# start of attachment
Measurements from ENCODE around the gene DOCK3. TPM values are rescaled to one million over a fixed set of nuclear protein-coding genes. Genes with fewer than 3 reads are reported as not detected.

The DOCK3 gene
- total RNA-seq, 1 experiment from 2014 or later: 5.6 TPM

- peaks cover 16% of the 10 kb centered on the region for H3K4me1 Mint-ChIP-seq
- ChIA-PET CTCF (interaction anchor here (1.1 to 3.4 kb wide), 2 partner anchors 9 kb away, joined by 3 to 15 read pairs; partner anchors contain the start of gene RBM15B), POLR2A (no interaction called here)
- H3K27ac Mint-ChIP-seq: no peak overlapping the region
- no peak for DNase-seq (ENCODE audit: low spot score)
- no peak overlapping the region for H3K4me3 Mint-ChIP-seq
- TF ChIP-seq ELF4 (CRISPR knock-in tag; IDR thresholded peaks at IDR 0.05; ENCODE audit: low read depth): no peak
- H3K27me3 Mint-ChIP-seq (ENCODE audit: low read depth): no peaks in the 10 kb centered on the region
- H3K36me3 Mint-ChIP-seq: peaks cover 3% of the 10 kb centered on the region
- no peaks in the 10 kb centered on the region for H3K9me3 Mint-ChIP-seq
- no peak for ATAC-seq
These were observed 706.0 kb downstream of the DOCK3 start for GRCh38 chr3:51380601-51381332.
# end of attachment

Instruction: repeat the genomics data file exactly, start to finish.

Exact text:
Measurements from ENCODE around the gene DOCK3. TPM values are rescaled to one million over a fixed set of nuclear protein-coding genes. Genes with fewer than 3 reads are reported as not detected.

The DOCK3 gene
- total RNA-seq, 1 experiment from 2014 or later: 5.6 TPM

- peaks cover 16% of the 10 kb centered on the region for H3K4me1 Mint-ChIP-seq
- ChIA-PET CTCF (interaction anchor here (1.1 to 3.4 kb wide), 2 partner anchors 9 kb away, joined by 3 to 15 read pairs; partner anchors contain the start of gene RBM15B), POLR2A (no interaction called here)
- H3K27ac Mint-ChIP-seq: no peak overlapping the region
- no peak for DNase-seq (ENCODE audit: low spot score)
- no peak overlapping the region for H3K4me3 Mint-ChIP-seq
- TF ChIP-seq ELF4 (CRISPR knock-in tag; IDR thresholded peaks at IDR 0.05; ENCODE audit: low read depth): no peak
- H3K27me3 Mint-ChIP-seq (ENCODE audit: low read depth): no peaks in the 10 kb centered on the region
- H3K36me3 Mint-ChIP-seq: peaks cover 3% of the 10 kb centered on the region
- no peaks in the 10 kb centered on the region for H3K9me3 Mint-ChIP-seq
- no peak for ATAC-seq
These were observed 706.0 kb downstream of the DOCK3 start for GRCh38 chr3:51380601-51381332.